A prior study, analyzed the impact of BPA in canned food and determined that more than 110 brands still use BPA. Bisphenol A, or BPA, has been linked to a number of health problems ranging from breast cancer to heart attacks. The Environmental Working Group (EWG) analyzed the content of 252 brands of canned food to determine the level of BPA.
The research findings revealed that more than 110 brands still used BPA in some or all of their products. Seventy eight canned brands still use BPA-based liners in all of their products. Transparency on this subject continues to be a major issue, as another 100 brands did not provide sufficient information for researchers to complete its analysis.
The animal study, published in the journal Endocrinology, is the first to examine the effects of BPA and BPS on key brain cells and genes that control the growth and function of organs involved in reproduction.
The scientists determined that the number of endocrine neurons increased up to 40 percent, suggesting that BPA overstimulates the reproductive system . Low levels of BPA and BPS, equivalent to the traces found in polluted river waters, altered the animals’ physiology at the embryonic stage in as quickly as 25 hours.
“Our study shows that making plastic products with BPA alternatives does not necessarily leave them safer,” said senior author Nancy Wayne. “Egg hatching time accelerated, leading to the fish equivalent of premature birth,” said Wayne. “The embryos developed much faster than normal in the presence of BPA or BPS.” “Our findings are frightening and important,” said Wayne. “Consider it the aquatic version of the canary in the coal mine.”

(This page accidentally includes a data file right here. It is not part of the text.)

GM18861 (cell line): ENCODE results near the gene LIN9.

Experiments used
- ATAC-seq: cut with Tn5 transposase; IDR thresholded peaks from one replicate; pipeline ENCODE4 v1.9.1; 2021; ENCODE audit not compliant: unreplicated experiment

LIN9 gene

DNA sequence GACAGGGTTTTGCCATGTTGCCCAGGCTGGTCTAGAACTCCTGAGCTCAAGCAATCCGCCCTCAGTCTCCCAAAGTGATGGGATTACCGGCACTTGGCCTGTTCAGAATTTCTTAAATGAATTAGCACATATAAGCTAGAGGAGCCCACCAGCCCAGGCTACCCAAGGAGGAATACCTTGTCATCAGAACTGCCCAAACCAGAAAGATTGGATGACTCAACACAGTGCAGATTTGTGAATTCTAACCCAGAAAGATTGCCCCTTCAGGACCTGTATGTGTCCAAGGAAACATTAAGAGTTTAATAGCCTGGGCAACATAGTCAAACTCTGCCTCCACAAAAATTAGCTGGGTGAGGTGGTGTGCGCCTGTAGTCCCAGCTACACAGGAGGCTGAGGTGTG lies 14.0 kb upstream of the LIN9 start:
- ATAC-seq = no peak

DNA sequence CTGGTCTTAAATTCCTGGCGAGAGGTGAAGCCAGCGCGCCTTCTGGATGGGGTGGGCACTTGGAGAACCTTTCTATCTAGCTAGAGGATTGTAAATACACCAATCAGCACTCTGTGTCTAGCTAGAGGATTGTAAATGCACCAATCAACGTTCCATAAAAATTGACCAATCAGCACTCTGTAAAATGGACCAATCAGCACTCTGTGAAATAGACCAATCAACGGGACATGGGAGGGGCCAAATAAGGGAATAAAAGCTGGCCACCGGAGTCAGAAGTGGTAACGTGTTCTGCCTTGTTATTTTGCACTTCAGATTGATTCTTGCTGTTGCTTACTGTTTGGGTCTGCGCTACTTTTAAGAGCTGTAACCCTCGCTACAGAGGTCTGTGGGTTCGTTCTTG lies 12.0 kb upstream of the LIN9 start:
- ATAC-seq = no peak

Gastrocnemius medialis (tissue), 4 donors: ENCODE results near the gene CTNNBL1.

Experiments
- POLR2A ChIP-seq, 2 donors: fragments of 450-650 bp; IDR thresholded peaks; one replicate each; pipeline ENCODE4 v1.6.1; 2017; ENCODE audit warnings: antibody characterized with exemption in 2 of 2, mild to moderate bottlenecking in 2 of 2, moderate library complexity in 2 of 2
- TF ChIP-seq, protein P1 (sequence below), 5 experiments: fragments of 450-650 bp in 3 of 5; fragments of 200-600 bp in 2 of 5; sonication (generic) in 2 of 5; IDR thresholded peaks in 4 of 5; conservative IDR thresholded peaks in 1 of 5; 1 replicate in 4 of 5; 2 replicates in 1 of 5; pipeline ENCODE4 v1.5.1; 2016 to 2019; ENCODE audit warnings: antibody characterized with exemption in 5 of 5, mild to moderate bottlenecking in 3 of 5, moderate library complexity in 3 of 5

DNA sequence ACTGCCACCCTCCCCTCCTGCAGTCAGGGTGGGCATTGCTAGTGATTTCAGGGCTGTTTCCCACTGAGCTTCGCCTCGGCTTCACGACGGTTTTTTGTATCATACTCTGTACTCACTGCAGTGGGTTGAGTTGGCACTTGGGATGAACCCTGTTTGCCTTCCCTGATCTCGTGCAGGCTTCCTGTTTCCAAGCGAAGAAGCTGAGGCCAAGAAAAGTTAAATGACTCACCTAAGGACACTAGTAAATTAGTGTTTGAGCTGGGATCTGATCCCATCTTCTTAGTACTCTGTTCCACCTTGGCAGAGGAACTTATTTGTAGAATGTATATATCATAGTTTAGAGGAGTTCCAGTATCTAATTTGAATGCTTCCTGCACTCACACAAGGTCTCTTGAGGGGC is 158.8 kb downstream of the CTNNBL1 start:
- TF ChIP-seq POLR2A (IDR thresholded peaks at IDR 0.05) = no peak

BPA and BPS acted partly through an estrogen system and partly through a thyroid hormone system to exert their impact.
“Most people think of BPA as mimicking the effects of estrogen. But our work shows that it also mimics the actions of thyroid hormone,” said Wayne. “Because of thyroid hormone’s important influence on brain development during gestation, our work holds important implications for general embryonic and fetal development, including in humans.”
Wenhui Qiu, Yali Zhao, Ming Yang, Matthew Farajzadeh, Chenyuan Pan, Nancy L. Wayne. Actions of Bisphenol A and Bisphenol S on the Reproductive Neuroendocrine System During Early Development in Zebrafish. Endocrinology, 2015; en.2015-1785 DOI: 10.1210/en.2015-